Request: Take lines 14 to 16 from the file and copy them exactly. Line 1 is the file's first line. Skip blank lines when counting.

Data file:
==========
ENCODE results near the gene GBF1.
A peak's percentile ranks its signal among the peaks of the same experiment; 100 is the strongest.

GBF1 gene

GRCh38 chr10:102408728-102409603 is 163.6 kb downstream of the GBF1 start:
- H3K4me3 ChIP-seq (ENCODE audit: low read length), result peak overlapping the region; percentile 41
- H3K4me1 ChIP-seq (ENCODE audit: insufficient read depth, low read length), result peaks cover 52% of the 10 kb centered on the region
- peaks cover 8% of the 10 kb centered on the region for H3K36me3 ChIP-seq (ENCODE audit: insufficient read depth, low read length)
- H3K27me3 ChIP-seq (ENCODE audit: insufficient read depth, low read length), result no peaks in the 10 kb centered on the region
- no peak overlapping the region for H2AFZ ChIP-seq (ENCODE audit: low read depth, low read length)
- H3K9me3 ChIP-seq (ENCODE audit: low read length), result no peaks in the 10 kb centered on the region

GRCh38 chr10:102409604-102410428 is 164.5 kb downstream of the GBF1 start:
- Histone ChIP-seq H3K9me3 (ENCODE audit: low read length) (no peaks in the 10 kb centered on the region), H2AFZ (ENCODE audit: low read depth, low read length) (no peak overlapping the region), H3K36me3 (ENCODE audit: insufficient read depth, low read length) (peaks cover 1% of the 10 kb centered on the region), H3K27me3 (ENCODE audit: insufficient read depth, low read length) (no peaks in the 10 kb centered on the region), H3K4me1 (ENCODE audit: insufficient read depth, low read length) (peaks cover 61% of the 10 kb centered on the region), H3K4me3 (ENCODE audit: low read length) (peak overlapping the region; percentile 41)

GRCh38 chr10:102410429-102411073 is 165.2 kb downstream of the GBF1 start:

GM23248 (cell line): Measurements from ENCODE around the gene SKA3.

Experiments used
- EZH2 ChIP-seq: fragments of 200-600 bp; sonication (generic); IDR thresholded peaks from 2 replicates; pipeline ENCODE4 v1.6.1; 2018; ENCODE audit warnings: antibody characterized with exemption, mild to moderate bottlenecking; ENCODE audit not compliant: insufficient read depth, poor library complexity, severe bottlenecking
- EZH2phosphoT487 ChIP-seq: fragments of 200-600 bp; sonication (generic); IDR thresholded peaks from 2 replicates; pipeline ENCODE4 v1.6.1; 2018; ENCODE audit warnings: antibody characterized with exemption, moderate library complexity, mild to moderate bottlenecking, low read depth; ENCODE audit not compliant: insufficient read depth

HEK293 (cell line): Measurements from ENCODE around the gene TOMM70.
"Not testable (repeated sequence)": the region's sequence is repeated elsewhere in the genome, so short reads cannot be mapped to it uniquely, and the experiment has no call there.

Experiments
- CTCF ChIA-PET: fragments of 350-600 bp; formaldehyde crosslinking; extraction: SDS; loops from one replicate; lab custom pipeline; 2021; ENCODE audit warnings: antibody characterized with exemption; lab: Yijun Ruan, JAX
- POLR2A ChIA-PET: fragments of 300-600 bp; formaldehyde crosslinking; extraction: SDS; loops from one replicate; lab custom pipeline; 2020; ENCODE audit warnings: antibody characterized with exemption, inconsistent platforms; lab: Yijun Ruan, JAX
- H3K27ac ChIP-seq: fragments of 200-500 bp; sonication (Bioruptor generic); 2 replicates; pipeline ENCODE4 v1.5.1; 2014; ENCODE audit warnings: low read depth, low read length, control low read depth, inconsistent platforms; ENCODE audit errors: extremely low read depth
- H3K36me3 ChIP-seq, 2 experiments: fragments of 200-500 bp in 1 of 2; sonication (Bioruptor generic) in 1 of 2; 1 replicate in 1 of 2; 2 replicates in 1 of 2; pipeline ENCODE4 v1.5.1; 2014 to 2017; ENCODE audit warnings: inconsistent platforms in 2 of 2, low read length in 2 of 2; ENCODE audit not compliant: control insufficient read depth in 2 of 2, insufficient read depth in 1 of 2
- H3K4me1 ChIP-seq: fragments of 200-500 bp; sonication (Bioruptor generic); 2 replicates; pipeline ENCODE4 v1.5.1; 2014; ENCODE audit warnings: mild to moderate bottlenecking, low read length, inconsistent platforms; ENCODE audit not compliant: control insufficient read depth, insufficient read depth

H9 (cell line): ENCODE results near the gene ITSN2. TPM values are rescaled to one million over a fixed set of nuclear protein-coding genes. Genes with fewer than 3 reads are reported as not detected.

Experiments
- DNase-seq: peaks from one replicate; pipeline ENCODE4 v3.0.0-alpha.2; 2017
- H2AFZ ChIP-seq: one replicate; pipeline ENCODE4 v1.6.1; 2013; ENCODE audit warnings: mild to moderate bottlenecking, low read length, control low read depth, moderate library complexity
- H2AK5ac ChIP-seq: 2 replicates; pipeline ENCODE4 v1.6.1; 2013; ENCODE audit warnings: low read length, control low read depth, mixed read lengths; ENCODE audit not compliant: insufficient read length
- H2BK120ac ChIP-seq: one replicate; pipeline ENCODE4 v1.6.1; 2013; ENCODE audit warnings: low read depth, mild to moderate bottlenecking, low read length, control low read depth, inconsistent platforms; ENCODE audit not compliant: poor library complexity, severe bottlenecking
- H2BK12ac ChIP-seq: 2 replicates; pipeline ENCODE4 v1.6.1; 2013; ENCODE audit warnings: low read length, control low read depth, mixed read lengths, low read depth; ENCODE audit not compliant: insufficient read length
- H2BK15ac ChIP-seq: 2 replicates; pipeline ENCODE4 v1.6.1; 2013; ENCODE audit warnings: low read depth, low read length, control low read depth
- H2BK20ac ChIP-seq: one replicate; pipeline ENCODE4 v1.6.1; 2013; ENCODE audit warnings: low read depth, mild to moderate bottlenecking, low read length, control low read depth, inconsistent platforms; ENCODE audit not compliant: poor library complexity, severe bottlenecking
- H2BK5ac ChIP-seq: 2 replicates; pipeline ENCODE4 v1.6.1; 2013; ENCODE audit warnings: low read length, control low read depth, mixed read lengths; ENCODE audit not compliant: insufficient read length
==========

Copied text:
GM23248 (cell line): Measurements from ENCODE around the gene SKA3.

Experiments used
- EZH2 ChIP-seq: fragments of 200-600 bp; sonication (generic); IDR thresholded peaks from 2 replicates; pipeline ENCODE4 v1.6.1; 2018; ENCODE audit warnings: antibody characterized with exemption, mild to moderate bottlenecking; ENCODE audit not compliant: insufficient read depth, poor library complexity, severe bottlenecking